Research suggests that each year more than 600,000 low-income students in the US miss out on the opportunity to be placed in advanced classes that could provide the training they need to succeed at college. The EOS approach will enable an additional 6,000 students with potential to be identified and moved into advanced and International Baccalaureate classes each year.
EOS partners with school, district, county and state leaders around the country, identifying thousands of “missing students” and developing systems to ensure these capable students are enrolling and succeeding in the high school classes that will best prepare them to achieve their college goals. EOC works with a vast database of all students on AP and IB programmes to create ways to pinpoint high-potential students who are being overlooked.
Image © Can Stock Photo Inc./michaeljung
Democratising elite higher education by turning learning upside down
For almost all their life universities have been elite institutions, places of higher learning, inaccessible to ordinary people. Even in much of the developed world it was only in the 1960s and 1970s that access to a university education became commonplace. Less than 10% of the world’s population has a university degree.
Now, thanks to innovations like Coursera, students with a computer and an internet connection are able to study virtually any course they like, from one of scores of universities, at their own pace. What was once an elite pastime has been opened up to a mass market of many millions.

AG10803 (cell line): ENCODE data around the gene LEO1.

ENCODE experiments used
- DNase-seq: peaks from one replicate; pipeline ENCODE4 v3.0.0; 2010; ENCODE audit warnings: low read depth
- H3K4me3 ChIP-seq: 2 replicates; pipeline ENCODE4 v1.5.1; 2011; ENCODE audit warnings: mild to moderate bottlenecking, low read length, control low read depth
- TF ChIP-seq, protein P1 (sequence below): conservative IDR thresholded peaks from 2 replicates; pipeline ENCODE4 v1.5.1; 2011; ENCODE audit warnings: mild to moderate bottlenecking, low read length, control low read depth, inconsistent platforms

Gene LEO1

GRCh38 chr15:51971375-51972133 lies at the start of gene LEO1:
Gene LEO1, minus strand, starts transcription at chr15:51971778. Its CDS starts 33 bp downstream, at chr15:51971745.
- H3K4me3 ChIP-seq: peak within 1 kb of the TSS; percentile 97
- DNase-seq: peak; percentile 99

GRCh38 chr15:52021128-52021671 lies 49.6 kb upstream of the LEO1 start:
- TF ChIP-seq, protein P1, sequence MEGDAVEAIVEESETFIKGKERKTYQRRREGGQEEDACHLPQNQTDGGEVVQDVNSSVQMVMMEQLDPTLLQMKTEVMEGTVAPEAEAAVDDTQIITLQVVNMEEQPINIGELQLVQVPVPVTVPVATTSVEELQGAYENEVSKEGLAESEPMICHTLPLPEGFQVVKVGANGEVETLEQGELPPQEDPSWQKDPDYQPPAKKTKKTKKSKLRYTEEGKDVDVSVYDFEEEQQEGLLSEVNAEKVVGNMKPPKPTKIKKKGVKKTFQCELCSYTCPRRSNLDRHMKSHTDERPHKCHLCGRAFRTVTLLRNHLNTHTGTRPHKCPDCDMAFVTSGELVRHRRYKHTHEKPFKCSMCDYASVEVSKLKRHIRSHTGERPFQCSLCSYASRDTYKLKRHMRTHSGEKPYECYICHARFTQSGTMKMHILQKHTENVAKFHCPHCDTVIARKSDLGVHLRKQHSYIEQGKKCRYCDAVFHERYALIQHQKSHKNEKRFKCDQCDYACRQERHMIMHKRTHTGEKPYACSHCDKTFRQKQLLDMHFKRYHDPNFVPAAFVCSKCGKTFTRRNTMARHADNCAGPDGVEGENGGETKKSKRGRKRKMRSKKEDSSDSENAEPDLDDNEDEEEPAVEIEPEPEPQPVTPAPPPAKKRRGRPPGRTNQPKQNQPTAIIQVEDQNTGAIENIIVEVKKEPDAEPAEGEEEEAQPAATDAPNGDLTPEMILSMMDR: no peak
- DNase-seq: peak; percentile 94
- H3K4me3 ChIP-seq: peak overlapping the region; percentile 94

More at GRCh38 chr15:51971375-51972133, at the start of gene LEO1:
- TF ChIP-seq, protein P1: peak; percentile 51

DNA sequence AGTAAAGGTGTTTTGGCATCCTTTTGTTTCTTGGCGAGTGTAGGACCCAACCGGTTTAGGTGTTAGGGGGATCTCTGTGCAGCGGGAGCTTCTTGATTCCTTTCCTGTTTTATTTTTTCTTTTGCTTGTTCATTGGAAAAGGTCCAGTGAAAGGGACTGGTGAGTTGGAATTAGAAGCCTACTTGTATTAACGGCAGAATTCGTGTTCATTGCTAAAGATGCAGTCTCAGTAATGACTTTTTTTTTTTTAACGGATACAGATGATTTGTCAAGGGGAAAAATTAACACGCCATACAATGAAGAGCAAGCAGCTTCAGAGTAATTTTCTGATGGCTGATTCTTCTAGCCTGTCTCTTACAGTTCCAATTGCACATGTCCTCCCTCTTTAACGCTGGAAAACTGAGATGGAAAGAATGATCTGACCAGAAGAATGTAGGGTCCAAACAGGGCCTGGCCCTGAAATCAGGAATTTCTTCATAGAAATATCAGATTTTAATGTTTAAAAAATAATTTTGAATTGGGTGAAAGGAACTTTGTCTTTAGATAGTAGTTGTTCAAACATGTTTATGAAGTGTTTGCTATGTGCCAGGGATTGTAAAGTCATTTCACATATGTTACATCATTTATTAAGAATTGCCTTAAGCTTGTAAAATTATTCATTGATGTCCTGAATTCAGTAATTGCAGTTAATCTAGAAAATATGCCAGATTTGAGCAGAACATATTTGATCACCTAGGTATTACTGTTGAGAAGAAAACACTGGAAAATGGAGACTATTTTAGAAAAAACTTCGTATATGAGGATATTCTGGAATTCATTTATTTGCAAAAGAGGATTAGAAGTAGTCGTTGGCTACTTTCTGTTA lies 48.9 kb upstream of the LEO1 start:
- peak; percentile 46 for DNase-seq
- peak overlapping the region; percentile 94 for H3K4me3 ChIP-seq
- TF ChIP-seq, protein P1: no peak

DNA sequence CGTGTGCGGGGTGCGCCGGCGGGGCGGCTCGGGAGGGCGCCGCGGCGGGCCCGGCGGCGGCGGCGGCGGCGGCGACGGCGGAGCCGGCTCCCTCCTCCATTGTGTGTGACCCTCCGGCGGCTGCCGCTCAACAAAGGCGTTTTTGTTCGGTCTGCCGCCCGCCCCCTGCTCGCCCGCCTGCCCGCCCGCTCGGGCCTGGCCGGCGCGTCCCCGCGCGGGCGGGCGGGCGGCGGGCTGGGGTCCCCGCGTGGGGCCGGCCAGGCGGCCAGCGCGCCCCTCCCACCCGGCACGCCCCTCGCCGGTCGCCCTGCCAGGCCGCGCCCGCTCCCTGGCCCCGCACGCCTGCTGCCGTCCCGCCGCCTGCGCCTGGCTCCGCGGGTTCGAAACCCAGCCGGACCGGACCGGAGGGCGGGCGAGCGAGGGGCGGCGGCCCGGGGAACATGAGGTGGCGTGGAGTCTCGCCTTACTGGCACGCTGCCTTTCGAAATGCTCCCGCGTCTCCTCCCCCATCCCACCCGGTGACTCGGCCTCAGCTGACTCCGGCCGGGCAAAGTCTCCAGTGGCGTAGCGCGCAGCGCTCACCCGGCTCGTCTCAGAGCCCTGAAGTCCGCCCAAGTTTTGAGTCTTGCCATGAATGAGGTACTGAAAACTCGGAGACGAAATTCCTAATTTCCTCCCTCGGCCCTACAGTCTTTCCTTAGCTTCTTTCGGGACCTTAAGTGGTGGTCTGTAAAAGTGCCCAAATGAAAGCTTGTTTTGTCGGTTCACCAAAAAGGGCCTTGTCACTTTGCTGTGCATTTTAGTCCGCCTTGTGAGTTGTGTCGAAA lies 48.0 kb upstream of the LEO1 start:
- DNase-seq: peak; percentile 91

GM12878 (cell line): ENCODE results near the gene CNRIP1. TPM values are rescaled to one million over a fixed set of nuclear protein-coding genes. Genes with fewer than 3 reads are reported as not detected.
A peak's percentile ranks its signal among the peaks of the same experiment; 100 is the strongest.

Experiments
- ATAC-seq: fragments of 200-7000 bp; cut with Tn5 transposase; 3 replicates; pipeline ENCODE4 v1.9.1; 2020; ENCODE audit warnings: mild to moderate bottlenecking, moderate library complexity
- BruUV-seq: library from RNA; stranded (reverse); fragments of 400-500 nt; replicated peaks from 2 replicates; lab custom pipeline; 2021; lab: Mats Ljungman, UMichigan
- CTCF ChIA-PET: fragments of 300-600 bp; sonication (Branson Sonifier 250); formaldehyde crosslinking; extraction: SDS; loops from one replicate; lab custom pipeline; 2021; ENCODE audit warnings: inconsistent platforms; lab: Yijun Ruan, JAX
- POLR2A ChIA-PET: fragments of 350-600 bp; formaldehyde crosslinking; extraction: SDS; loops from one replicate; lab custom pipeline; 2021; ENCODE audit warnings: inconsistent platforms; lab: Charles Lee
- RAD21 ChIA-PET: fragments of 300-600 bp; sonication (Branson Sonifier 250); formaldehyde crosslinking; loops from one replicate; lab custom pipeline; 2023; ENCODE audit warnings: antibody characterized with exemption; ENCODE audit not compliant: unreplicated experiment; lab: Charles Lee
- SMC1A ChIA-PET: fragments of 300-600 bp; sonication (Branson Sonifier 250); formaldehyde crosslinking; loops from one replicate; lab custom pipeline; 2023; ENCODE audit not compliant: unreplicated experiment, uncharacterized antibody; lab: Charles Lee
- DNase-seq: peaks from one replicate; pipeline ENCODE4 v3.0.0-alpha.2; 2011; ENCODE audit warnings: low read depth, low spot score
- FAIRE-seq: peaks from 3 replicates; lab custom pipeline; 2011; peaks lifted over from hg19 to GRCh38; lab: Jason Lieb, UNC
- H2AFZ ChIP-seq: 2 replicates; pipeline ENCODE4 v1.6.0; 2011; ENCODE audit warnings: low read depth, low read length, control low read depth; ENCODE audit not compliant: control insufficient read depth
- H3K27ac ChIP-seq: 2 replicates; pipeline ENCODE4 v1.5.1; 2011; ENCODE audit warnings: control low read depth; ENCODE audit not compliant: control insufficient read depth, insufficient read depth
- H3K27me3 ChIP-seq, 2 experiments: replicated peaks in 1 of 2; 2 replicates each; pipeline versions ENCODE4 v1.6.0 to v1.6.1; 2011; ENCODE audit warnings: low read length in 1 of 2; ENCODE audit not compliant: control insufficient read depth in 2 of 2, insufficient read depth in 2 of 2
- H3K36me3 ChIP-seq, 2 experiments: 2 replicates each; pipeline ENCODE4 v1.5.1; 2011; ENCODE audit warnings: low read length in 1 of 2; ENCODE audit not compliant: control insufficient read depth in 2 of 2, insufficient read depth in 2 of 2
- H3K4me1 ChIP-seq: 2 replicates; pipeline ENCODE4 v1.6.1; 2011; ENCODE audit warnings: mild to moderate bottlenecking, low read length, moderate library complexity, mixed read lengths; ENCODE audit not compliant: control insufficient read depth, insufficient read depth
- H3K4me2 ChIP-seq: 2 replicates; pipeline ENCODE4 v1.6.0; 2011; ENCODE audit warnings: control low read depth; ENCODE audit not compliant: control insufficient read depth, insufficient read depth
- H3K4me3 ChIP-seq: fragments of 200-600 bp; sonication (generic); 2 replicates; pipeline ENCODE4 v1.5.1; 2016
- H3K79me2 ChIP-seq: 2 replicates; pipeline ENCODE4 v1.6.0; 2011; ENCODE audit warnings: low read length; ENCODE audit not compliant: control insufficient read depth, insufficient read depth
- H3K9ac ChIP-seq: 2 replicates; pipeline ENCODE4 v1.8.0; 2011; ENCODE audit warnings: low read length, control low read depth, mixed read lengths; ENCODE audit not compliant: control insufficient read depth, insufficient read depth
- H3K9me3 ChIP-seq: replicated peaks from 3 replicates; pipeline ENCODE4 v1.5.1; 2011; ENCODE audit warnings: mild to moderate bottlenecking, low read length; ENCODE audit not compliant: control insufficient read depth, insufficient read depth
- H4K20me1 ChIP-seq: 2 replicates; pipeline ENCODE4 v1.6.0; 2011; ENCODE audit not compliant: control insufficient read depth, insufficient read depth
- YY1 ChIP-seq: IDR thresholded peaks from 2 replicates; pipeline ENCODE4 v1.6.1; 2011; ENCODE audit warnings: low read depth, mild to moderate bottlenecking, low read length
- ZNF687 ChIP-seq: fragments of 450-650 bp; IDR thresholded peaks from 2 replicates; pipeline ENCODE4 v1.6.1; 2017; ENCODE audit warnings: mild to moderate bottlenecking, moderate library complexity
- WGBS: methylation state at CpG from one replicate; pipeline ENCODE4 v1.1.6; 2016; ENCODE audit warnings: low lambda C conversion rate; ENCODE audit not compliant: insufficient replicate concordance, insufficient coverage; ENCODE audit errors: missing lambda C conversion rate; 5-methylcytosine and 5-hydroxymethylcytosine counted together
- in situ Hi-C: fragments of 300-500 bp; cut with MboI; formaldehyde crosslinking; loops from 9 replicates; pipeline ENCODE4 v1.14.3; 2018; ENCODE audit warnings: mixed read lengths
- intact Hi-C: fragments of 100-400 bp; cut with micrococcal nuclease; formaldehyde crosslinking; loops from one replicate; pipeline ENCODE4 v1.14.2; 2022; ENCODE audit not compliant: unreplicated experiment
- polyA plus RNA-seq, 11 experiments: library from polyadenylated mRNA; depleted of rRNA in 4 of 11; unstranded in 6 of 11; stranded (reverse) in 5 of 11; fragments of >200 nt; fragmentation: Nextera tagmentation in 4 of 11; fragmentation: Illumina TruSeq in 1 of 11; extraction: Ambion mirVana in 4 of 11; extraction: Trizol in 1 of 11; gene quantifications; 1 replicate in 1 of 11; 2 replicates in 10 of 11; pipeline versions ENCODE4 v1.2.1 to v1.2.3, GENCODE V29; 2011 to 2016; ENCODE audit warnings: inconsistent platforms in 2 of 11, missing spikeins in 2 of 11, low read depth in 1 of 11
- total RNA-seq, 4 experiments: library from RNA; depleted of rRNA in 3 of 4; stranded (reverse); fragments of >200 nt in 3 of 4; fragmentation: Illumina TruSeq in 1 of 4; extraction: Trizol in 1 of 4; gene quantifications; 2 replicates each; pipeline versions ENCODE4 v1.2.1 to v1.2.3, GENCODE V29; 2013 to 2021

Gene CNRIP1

Coursera provides videos of lectures taught by world-class professors, as well as ways for students to reinforce their knowledge through interactive tests and join a wider community of learners. This makes peer review possible so students can give one another feedback and assess their work.
More than 70 universities are part of the Coursera consortium, and by late 2013 their 395 classes had attracted 9,500,000 enrolments from students in 195 countries. While much of the focus of school reform has been on learning in small classes and groups, Coursera has gone in the opposite direction: the most popular class has 180,000 students.
Massive Open Online Courses (MOOCs) are not without their critics and challenges: only a minority of students complete a course, and the business model is unstable while the issue of accreditation is still a work-in-progress. These challenges are manifest for Coursera and its competitors such as edX edX: perhaps the non-institutional, employer-focussed approach taken by Open Badges Open Badges will prove instructive.